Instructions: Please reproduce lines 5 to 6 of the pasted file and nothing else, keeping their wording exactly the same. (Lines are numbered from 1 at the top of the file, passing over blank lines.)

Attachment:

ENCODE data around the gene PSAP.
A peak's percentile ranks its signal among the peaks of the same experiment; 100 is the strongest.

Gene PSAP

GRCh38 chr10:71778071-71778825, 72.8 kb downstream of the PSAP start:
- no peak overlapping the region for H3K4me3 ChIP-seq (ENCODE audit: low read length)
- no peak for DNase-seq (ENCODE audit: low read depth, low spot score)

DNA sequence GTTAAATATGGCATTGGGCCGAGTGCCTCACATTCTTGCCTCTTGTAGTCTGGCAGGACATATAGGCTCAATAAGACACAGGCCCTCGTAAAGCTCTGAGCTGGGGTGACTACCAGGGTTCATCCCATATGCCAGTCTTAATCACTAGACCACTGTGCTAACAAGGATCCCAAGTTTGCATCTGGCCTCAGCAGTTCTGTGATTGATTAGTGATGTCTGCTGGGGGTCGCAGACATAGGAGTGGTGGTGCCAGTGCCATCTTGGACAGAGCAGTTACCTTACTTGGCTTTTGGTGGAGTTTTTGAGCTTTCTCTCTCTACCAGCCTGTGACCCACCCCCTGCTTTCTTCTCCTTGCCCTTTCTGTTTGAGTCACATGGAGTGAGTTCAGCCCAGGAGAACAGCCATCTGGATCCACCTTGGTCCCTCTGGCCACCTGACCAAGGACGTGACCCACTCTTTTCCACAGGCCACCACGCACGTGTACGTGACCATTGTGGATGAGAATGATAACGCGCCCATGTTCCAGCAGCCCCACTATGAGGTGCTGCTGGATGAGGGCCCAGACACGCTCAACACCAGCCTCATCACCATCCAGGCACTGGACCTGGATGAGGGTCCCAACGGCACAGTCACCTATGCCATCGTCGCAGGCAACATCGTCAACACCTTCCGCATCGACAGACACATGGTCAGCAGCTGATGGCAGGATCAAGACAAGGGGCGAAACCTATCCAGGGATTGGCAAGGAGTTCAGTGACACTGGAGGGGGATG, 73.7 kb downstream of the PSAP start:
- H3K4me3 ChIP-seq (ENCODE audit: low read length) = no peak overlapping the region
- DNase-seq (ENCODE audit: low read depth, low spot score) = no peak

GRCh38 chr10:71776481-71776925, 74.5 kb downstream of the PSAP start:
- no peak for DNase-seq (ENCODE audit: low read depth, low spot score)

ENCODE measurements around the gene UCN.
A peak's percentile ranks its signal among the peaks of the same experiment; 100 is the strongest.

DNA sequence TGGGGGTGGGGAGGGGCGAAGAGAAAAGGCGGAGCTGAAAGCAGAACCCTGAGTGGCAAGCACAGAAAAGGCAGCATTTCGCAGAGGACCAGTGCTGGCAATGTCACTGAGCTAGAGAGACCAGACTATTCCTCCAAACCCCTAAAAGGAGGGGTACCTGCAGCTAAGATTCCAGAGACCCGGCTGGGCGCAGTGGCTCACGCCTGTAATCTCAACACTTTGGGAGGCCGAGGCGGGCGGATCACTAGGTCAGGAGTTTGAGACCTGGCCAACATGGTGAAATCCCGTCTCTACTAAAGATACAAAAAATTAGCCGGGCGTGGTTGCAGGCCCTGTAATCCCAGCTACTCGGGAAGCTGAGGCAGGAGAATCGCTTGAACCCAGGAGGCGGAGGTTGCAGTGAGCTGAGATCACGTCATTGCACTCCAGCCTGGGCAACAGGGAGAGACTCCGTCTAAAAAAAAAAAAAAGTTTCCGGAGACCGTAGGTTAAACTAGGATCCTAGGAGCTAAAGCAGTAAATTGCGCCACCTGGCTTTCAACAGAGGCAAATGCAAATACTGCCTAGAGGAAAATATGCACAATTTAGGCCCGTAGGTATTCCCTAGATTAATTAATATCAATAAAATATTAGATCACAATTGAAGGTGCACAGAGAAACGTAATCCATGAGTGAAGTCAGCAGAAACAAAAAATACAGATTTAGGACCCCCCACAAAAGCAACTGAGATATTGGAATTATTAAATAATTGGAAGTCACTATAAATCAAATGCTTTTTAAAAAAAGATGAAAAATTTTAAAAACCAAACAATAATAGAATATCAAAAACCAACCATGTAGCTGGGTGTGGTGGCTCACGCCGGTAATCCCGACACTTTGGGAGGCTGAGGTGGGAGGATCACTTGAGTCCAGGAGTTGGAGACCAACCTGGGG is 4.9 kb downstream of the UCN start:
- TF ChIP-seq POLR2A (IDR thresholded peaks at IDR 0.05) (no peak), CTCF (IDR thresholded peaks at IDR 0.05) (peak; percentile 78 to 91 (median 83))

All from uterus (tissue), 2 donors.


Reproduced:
- no peak overlapping the region for H3K4me3 ChIP-seq (ENCODE audit: low read length)
- no peak for DNase-seq (ENCODE audit: low read depth, low spot score)